Scientists Claim Swapping 20% Of Beef For Microbial Protein Will Halve Deforestation Demand

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According to new research published in the peer-reviewed journal Nature swapping 20 percent of all beef eaten globally for microbial protein, such as the type used to make Quorn, would halve deforestation over the next 30 years, Further, emissions from global food production would decrease by 50% too, thanks to fewer trees being culled and fewer methane emissions from farmed livestock. 

The findings are being heralded as the first real-world example of what a switch to plant-based protein could result in.

Modelling positive impact

The study was centred around computer models. Data including the demand for conventional beef, growing population, and increased income levels were used to generate anticipated deforestation levels.

From there, it was determined that a 56 percent decrease in deforestation would be possible if just 20 percent of all beef was replaced with microbial protein, such as vegan meat made by Quorn. Computer models still registered large amounts of tree felling, due to other invasive industries including palm oil and cocoa.

Photo by Sam Moghadam Khamseh at Unsplash.

Substituted microbial protein intake was found to offset increases in beef demand. This means that fewer new pastures need to be developed through deforestation. Replacing more than 20 percent of beef was found to produce diminishing returns.

Why replace beef at all?

Conventional beef production is environmentally disastrous. At present, 83 percent of all farmland is used to rear livestock and the associated crops needed to feed them. This translates into a paltry 18 percent of the world’s calorific intake. In terms of carbon, meat accounts for 14.5 percent of all human-generated emissions, though this figure has since been disputed in light of demand rises. It’s not only carbon emissions that make beef such a problem though. Methane has been identified as significantly contributing to global warming.

The Global Methane Assessment, published last year by the U.N., revealed that a 45 percent reduction in methane emissions is essential. It could bring us within reach of staying under the Paris climate agreement’s target of staying below a 1.5°C temperature rise. The report claims that 42 percent of all human-made methane emissions come from agriculture, with eth lion’s share attributed to livestock rearing.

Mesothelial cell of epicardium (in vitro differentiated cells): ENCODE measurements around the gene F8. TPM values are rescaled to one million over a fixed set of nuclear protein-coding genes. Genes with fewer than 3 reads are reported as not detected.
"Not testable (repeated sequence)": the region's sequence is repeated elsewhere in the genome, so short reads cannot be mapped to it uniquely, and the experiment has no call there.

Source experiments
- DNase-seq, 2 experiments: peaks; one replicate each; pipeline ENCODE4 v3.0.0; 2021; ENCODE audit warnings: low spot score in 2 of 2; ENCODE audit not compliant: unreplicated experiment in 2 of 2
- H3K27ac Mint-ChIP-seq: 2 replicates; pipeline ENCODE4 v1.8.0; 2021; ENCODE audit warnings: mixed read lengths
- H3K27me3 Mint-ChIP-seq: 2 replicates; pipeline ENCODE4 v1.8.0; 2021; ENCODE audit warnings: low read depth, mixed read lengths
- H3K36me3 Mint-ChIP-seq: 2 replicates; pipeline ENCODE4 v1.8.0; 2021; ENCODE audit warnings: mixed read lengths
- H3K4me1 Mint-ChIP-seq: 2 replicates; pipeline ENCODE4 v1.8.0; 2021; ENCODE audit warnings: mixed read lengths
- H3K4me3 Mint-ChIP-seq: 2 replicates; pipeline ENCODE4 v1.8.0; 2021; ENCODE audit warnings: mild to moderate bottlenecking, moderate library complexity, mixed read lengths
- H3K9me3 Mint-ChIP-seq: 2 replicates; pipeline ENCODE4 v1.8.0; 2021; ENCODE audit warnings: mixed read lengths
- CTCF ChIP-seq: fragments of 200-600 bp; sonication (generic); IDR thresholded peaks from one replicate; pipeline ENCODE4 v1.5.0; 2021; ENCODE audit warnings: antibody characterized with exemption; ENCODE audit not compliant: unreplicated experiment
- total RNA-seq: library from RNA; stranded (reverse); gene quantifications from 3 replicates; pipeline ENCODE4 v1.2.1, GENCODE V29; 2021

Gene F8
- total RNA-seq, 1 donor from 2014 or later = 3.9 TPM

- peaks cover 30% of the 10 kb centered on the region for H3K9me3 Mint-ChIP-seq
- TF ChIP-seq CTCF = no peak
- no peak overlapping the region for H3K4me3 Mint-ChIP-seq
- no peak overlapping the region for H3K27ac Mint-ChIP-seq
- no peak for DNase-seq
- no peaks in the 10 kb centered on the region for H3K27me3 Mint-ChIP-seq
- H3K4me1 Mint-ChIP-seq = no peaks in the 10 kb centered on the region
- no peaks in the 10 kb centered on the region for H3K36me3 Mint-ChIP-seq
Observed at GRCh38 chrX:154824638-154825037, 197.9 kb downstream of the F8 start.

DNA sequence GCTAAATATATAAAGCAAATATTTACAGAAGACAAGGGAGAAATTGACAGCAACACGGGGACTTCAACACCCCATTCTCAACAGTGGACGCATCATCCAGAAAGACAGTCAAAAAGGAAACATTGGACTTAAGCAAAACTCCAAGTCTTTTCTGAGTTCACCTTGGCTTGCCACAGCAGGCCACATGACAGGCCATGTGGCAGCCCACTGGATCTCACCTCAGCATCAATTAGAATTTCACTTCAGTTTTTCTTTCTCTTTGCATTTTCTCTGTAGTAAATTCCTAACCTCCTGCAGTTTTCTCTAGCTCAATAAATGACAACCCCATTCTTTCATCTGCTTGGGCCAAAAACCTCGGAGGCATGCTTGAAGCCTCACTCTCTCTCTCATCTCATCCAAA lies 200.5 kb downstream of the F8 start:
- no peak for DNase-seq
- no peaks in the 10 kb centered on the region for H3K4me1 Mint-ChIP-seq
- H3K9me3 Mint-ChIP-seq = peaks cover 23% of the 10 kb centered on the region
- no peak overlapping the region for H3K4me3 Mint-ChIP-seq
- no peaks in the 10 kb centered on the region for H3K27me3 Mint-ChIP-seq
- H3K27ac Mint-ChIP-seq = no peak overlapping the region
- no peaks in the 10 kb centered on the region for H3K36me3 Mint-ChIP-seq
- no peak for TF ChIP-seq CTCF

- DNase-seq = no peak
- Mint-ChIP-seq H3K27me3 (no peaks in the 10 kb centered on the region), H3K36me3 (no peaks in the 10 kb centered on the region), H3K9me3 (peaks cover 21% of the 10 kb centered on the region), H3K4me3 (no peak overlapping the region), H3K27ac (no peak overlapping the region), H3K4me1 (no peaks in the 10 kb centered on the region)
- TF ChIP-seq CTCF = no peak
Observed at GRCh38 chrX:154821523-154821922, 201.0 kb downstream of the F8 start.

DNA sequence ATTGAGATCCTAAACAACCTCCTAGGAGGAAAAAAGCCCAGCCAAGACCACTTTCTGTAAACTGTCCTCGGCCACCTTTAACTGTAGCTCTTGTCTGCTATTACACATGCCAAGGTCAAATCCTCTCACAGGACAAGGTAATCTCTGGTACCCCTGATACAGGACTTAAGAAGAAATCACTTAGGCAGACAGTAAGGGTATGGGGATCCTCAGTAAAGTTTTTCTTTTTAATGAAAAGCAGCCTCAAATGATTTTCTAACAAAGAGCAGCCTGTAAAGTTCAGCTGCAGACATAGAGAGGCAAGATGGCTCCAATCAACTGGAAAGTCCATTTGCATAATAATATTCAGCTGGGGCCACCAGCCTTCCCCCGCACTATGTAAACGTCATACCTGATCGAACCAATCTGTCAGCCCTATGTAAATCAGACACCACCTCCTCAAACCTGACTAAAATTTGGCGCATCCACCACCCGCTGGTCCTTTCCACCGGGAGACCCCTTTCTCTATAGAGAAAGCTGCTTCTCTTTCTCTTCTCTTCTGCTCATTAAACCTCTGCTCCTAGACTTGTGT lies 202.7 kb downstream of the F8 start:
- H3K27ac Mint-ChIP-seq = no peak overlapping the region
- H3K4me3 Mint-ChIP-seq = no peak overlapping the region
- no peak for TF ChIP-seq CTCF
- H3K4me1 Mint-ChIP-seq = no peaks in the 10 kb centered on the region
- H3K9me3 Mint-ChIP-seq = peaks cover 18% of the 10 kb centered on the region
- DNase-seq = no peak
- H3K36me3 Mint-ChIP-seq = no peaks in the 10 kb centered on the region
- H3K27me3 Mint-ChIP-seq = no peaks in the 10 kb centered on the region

Photo by Gryffyn M at Unsplash.

Compared to beef, microbial protein offers comparable levels of quality protein, and products such as Quorn use 90 percent fewer resources and generate 80 percent fewer emissions. 

Why microbial protein and not cultivated meat or other plant-based options?

Having been created at an industrial scale for more than two decades, microbial protein offered easy and quantitative data for comparison. Cultivated meat technology remains new, niche and not widely rolled out, thereby being devoid of supportive production data. Similarly with new plant-based meats, as different protein sources are experimented with, including mycelium and pea protein, fewer emissions data can be qualified. Both options are said to most likely offer environmental benefits in terms of reduced emissions.

Microbial protein is not a fix-all solution, however. Made from a variety of microorganisms and fungi, the protein is grown in bioreactors before being extruded into meat-like products. Observers not connected to the study have suggested that the extensive energy needed to power the reactors would cancel out some of the benefits of the beef substitute, though renewable sources are an option. 

Photo by Annie Spratt on Unsplash.

“The best meat alternative is to eat less,” Dr Florian Humpenöder, lead researcher of the study told The Guardian. “But [microbial protein products] can make it easier for people to switch away from meat.

“Microbial protein should not be seen as a silver bullet, but rather as a building block in a large transformation of the whole food and agricultural system, combining it with reductions in food waste, incentives to eat healthier, and de-incentivising the sale of products with high environmental impacts.”

Microbial major players

Microbial fermentation offers the potential to usurp more than just beef in the food system. Chicago’s Aqua Cultured Foods is using the technology to create realistic seafood. The company has already developed market-ready mycoprotein squid, used in calamari fries. It also recently launched a seed funding round amidst doubling its production capabilities. 

Last year, New York-based Kingdom Supercultures closed a $25 million Series A funding round to expand its portfolio of microbial ingredients. They can be added to vegan products to improve the taste and texture, with cheese, yoghurt and beer being cited.

Lead photo by Madie Hamilton at Unsplash.


  • Amy Buxton

    A long-term committed ethical vegan and formerly Green Queen's resident plant-based reporter, Amy juggles raising a family and maintaining her editorial career, while also campaigning for increased mental health awareness in the professional world. Known for her love of searing honesty, in addition to recipe developing, animal welfare and (often lacklustre) attempts at handicrafts, she’s hands-on and guided by her veganism in all aspects of life. She’s also extremely proud to be raising a next-generation vegan baby.

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